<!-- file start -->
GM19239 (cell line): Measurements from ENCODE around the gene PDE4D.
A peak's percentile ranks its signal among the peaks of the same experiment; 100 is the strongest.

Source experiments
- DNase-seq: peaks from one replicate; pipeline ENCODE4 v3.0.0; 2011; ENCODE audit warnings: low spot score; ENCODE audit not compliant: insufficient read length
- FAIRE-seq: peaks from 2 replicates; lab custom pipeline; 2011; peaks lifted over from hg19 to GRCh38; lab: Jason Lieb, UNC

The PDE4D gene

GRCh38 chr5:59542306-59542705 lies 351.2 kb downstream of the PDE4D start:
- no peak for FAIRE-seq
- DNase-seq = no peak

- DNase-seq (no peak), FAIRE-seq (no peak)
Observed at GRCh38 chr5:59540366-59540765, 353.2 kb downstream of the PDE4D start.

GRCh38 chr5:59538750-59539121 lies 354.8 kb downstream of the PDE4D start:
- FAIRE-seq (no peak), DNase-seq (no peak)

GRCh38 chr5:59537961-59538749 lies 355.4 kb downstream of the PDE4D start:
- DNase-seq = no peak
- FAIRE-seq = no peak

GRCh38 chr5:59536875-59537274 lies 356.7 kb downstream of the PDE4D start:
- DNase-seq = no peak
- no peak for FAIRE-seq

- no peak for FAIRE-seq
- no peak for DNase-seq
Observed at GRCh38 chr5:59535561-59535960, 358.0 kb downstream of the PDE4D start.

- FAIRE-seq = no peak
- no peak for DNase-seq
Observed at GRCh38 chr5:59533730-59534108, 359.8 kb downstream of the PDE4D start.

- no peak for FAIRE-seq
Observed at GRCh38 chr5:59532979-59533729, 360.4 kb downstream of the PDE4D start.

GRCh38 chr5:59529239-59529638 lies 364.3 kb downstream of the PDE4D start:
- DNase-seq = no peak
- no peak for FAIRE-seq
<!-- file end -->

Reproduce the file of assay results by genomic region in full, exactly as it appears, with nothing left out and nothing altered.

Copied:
GM19239 (cell line): Measurements from ENCODE around the gene PDE4D.
A peak's percentile ranks its signal among the peaks of the same experiment; 100 is the strongest.

Source experiments
- DNase-seq: peaks from one replicate; pipeline ENCODE4 v3.0.0; 2011; ENCODE audit warnings: low spot score; ENCODE audit not compliant: insufficient read length
- FAIRE-seq: peaks from 2 replicates; lab custom pipeline; 2011; peaks lifted over from hg19 to GRCh38; lab: Jason Lieb, UNC

The PDE4D gene

GRCh38 chr5:59542306-59542705 lies 351.2 kb downstream of the PDE4D start:
- no peak for FAIRE-seq
- DNase-seq = no peak

- DNase-seq (no peak), FAIRE-seq (no peak)
Observed at GRCh38 chr5:59540366-59540765, 353.2 kb downstream of the PDE4D start.

GRCh38 chr5:59538750-59539121 lies 354.8 kb downstream of the PDE4D start:
- FAIRE-seq (no peak), DNase-seq (no peak)

GRCh38 chr5:59537961-59538749 lies 355.4 kb downstream of the PDE4D start:
- DNase-seq = no peak
- FAIRE-seq = no peak

GRCh38 chr5:59536875-59537274 lies 356.7 kb downstream of the PDE4D start:
- DNase-seq = no peak
- no peak for FAIRE-seq

- no peak for FAIRE-seq
- no peak for DNase-seq
Observed at GRCh38 chr5:59535561-59535960, 358.0 kb downstream of the PDE4D start.

- FAIRE-seq = no peak
- no peak for DNase-seq
Observed at GRCh38 chr5:59533730-59534108, 359.8 kb downstream of the PDE4D start.

- no peak for FAIRE-seq
Observed at GRCh38 chr5:59532979-59533729, 360.4 kb downstream of the PDE4D start.

GRCh38 chr5:59529239-59529638 lies 364.3 kb downstream of the PDE4D start:
- DNase-seq = no peak
- no peak for FAIRE-seq